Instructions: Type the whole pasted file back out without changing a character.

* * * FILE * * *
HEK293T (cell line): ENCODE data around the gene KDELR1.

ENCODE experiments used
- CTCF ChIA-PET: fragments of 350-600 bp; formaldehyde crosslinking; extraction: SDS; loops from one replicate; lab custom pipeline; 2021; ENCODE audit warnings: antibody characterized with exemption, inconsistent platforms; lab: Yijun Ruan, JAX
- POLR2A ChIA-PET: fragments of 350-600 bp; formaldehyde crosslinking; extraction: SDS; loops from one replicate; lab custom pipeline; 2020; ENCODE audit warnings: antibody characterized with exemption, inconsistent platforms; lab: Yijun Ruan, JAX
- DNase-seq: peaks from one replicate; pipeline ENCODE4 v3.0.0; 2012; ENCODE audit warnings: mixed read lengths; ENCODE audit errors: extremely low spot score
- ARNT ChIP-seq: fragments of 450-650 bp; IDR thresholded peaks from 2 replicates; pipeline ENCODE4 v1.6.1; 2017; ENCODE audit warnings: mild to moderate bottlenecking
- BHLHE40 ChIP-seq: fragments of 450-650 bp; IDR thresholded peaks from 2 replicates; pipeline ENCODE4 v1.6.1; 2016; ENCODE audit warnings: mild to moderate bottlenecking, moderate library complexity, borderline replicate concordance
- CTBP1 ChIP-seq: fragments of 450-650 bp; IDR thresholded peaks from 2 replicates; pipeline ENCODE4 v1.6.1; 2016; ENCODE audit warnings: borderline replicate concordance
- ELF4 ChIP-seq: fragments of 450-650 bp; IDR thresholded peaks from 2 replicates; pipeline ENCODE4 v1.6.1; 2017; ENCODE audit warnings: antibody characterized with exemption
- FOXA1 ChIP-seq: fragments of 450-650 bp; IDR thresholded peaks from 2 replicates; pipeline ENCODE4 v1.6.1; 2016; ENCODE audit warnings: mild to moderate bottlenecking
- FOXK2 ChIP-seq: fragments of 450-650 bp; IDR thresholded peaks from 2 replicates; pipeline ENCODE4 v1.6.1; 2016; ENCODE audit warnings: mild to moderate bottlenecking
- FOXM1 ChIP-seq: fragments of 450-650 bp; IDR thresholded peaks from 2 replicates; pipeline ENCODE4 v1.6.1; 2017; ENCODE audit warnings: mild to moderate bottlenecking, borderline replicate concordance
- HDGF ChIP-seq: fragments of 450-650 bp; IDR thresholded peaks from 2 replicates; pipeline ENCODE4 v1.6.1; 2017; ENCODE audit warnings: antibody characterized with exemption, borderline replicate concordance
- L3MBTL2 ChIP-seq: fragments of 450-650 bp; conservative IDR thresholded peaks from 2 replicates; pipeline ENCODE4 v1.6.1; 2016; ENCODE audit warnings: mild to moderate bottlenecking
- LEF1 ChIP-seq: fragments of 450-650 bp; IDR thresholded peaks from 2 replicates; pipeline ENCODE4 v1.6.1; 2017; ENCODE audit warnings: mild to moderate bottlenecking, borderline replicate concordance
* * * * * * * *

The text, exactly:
HEK293T (cell line): ENCODE data around the gene KDELR1.

ENCODE experiments used
- CTCF ChIA-PET: fragments of 350-600 bp; formaldehyde crosslinking; extraction: SDS; loops from one replicate; lab custom pipeline; 2021; ENCODE audit warnings: antibody characterized with exemption, inconsistent platforms; lab: Yijun Ruan, JAX
- POLR2A ChIA-PET: fragments of 350-600 bp; formaldehyde crosslinking; extraction: SDS; loops from one replicate; lab custom pipeline; 2020; ENCODE audit warnings: antibody characterized with exemption, inconsistent platforms; lab: Yijun Ruan, JAX
- DNase-seq: peaks from one replicate; pipeline ENCODE4 v3.0.0; 2012; ENCODE audit warnings: mixed read lengths; ENCODE audit errors: extremely low spot score
- ARNT ChIP-seq: fragments of 450-650 bp; IDR thresholded peaks from 2 replicates; pipeline ENCODE4 v1.6.1; 2017; ENCODE audit warnings: mild to moderate bottlenecking
- BHLHE40 ChIP-seq: fragments of 450-650 bp; IDR thresholded peaks from 2 replicates; pipeline ENCODE4 v1.6.1; 2016; ENCODE audit warnings: mild to moderate bottlenecking, moderate library complexity, borderline replicate concordance
- CTBP1 ChIP-seq: fragments of 450-650 bp; IDR thresholded peaks from 2 replicates; pipeline ENCODE4 v1.6.1; 2016; ENCODE audit warnings: borderline replicate concordance
- ELF4 ChIP-seq: fragments of 450-650 bp; IDR thresholded peaks from 2 replicates; pipeline ENCODE4 v1.6.1; 2017; ENCODE audit warnings: antibody characterized with exemption
- FOXA1 ChIP-seq: fragments of 450-650 bp; IDR thresholded peaks from 2 replicates; pipeline ENCODE4 v1.6.1; 2016; ENCODE audit warnings: mild to moderate bottlenecking
- FOXK2 ChIP-seq: fragments of 450-650 bp; IDR thresholded peaks from 2 replicates; pipeline ENCODE4 v1.6.1; 2016; ENCODE audit warnings: mild to moderate bottlenecking
- FOXM1 ChIP-seq: fragments of 450-650 bp; IDR thresholded peaks from 2 replicates; pipeline ENCODE4 v1.6.1; 2017; ENCODE audit warnings: mild to moderate bottlenecking, borderline replicate concordance
- HDGF ChIP-seq: fragments of 450-650 bp; IDR thresholded peaks from 2 replicates; pipeline ENCODE4 v1.6.1; 2017; ENCODE audit warnings: antibody characterized with exemption, borderline replicate concordance
- L3MBTL2 ChIP-seq: fragments of 450-650 bp; conservative IDR thresholded peaks from 2 replicates; pipeline ENCODE4 v1.6.1; 2016; ENCODE audit warnings: mild to moderate bottlenecking
- LEF1 ChIP-seq: fragments of 450-650 bp; IDR thresholded peaks from 2 replicates; pipeline ENCODE4 v1.6.1; 2017; ENCODE audit warnings: mild to moderate bottlenecking, borderline replicate concordance